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The Dow Jones Industrial Average (DJIA) tumbled as much as 1,500 points yesterday and closed down an astonishing 1,175 points — a 4.6 percent loss. The Standard & Poor’s 500 (S&P 500), a broader stock market index and generally better metric for measuring stock market performance, was also down by more than 4 percent. In percentage terms, these drops aren’t new records, but they’re certainly significant.

Does this presage an economic recession? What exactly, if anything, does the stock market tell us about economic performance? To answer this question, chart-it compared the S&P 500’s annual returns to U.S. real GDP annual growth from 1930 to 2017. …


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Previously, chart-it observed that US coal consumption was in a multi-year decline but that US coal exports were up substantially. In this long overdue follow-up, we’ll review the state of US coal since 2014.

Let’s start by revisiting US coal consumption through September 2017 and exports through June 2017, the latest date for which information is available. Figure 1 below shows the change in US coal consumption and exports from 2001 on a trailing 12-month basis.

Figure 1. Change in US Coal Consumption and Exports Since 2001 (Trailing 12-Months, Million Short Tons)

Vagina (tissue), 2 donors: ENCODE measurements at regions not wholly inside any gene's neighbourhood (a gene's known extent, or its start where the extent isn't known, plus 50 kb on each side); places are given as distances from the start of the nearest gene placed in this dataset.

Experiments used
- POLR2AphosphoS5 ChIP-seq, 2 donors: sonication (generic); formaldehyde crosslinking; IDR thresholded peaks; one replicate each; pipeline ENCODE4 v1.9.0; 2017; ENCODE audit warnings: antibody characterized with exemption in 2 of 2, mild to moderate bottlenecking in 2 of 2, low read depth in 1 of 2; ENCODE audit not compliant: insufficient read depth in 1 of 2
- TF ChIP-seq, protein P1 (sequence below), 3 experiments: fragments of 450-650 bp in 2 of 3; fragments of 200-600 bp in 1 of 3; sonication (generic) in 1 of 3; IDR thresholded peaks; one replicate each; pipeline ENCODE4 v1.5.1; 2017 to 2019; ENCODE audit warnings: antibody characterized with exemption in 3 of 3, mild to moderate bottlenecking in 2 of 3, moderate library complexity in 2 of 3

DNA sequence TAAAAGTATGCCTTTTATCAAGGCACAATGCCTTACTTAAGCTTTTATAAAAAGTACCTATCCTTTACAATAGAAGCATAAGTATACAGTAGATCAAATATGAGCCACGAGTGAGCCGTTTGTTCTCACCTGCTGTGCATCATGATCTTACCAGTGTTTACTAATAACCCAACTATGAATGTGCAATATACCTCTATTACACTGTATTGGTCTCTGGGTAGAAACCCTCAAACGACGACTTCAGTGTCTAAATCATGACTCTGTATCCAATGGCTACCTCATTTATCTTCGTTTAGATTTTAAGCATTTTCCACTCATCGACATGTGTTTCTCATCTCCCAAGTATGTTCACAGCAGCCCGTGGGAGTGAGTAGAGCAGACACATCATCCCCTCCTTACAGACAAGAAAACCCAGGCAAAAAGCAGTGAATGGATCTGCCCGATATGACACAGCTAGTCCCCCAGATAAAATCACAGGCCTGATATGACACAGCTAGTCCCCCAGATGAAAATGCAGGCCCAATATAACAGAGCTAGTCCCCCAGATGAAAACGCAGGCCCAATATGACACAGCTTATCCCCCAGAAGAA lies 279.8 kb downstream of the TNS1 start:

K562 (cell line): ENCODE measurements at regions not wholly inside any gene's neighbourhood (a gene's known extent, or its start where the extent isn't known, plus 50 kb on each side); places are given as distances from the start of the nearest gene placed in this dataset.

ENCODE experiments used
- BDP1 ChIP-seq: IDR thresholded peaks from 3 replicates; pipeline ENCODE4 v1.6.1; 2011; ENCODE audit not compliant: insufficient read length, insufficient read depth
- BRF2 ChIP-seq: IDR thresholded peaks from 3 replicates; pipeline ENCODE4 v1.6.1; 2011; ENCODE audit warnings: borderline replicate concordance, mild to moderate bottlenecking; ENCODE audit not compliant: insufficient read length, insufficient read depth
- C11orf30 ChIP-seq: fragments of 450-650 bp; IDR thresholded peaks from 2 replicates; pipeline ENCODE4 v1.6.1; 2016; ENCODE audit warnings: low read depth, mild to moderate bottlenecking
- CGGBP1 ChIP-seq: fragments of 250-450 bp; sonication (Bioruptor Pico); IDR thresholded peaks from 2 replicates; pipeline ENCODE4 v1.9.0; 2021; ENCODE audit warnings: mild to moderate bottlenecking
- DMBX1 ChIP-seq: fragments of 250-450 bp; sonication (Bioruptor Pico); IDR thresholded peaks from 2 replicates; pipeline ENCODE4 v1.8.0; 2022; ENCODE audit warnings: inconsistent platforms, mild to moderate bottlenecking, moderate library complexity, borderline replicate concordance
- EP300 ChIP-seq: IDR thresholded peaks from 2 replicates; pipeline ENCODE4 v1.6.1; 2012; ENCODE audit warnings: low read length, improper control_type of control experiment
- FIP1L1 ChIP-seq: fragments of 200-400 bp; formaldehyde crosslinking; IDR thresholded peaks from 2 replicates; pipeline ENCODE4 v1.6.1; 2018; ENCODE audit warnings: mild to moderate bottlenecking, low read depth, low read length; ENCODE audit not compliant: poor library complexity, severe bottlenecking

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US coal consumption has continued to fall at a rapid pace. In 2014, annual US coal consumption had fallen by about 120 million short tons compared to 2001. By 2017, consumption had fallen by nearly 300 million short tons compared to 2001. The decline shows no sign of abating. In fact, despite Trump’s bluster about supporting the coal industry, US coal consumption during Obama’s last year in office was slightly higher than it’s been during Trump’s first year (since we only have data through September 2017, our analysis consider the 12-month period ending in September 2017). …


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Yamal LNG is a massive Russian natural gas production and liquefaction project in the Arctic Circle.

We recently heard the UN Ambassadors from France, Italy, and Japan express their outrage at the renewed use of chemical weapons by Syrian President Bashar Al-Assad. Oozing with indignation, the Ambassadors proclaimed to the live-streaming cameras that the blame for Assad’s barbarous actions lay squarely at Russia’s feet. They implored the Russian government to end its support for his regime: facilitation, they declared, is complicity.

What we did not hear was that these same three governments, just four months ago, engaged in their own facilitation of sorts. Long after Russia’s shameful actions in Ukraine and Syria and its meddling in US and European elections was well known, Italy, France, and Japan dodged the US sanctions regime by providing more than $1 billion of loans to Yamal LNG, a sanctioned megaproject that will generate billions of dollars for the Russian government. …

About

M.A.

Half American, half Lebanese, half Syrian.

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